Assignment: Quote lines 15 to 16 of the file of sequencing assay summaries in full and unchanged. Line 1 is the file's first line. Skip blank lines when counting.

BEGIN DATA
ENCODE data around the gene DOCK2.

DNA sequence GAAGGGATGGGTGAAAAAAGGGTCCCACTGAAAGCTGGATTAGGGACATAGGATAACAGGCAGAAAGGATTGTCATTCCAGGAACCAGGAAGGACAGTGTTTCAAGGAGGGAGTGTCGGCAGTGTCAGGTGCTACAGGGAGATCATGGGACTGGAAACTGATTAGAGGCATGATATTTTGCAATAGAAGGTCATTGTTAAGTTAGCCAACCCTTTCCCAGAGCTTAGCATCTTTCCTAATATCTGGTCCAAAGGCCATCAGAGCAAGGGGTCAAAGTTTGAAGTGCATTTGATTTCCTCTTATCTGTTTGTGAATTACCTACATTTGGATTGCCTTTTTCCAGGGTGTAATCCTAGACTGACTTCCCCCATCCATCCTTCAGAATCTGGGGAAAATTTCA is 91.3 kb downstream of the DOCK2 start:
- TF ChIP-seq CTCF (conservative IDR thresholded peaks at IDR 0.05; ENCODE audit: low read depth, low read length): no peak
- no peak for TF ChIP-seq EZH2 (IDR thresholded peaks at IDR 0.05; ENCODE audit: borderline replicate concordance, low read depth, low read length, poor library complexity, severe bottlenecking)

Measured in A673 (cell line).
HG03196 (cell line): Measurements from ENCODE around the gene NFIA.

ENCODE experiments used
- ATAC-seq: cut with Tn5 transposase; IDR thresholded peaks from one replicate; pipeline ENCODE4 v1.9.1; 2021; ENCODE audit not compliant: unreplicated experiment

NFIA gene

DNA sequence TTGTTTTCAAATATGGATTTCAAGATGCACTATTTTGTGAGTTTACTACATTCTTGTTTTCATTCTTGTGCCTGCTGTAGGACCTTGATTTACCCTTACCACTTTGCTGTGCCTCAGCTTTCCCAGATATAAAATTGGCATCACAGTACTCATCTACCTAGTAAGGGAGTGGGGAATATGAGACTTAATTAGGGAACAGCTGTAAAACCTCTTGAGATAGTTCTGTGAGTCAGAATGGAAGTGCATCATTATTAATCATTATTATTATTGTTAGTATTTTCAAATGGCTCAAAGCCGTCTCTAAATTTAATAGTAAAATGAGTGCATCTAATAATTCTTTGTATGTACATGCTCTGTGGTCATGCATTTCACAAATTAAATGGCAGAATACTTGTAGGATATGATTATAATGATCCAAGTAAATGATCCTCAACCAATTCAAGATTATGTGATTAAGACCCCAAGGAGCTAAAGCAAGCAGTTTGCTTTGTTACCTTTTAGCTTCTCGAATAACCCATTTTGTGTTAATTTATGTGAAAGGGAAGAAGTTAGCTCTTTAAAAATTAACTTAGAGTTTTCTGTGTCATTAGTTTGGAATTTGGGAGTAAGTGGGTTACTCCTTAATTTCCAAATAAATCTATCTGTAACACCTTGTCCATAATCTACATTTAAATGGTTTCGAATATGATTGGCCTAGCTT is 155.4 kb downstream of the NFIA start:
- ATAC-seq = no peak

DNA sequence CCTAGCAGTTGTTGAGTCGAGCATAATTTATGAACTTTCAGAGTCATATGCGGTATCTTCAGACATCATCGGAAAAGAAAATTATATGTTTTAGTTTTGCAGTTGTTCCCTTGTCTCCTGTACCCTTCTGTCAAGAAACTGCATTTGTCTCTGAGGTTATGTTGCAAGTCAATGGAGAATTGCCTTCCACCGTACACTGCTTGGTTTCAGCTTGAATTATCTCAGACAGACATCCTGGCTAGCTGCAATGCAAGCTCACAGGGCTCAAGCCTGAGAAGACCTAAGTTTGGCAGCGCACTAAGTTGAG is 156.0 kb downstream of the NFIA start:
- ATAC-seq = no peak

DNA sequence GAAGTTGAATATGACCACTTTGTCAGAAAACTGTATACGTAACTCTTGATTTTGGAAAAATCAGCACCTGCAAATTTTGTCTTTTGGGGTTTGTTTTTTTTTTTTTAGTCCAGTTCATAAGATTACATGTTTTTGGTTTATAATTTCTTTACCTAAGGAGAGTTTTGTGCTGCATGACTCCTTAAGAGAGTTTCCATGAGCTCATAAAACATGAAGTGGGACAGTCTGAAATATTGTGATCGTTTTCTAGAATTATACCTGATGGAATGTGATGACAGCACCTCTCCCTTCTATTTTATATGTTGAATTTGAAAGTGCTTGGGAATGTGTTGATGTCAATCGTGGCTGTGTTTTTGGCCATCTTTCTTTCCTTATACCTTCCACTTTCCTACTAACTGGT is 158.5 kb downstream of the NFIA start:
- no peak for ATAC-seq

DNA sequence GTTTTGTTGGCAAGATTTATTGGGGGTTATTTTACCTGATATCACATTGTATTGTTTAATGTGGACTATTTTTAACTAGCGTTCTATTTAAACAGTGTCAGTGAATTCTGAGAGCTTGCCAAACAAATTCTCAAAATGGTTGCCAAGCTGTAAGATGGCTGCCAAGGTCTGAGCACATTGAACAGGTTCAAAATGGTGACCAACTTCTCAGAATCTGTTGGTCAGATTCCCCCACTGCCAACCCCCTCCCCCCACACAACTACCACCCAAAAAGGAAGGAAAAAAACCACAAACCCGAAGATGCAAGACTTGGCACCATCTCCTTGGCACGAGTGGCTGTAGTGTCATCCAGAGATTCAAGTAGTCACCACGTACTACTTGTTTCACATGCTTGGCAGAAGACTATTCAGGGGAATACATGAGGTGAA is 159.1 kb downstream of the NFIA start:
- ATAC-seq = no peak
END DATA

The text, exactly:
- no peak for ATAC-seq

DNA sequence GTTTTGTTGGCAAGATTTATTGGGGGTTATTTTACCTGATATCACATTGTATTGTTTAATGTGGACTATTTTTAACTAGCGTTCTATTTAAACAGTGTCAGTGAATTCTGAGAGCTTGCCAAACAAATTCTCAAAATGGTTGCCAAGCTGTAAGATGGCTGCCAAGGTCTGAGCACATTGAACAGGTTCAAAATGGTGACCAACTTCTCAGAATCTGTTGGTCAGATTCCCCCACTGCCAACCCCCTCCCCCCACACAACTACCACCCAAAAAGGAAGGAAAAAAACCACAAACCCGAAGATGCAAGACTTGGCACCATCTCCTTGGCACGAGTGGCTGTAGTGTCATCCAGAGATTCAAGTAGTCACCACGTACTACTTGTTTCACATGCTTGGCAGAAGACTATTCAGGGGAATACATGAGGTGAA is 159.1 kb downstream of the NFIA start: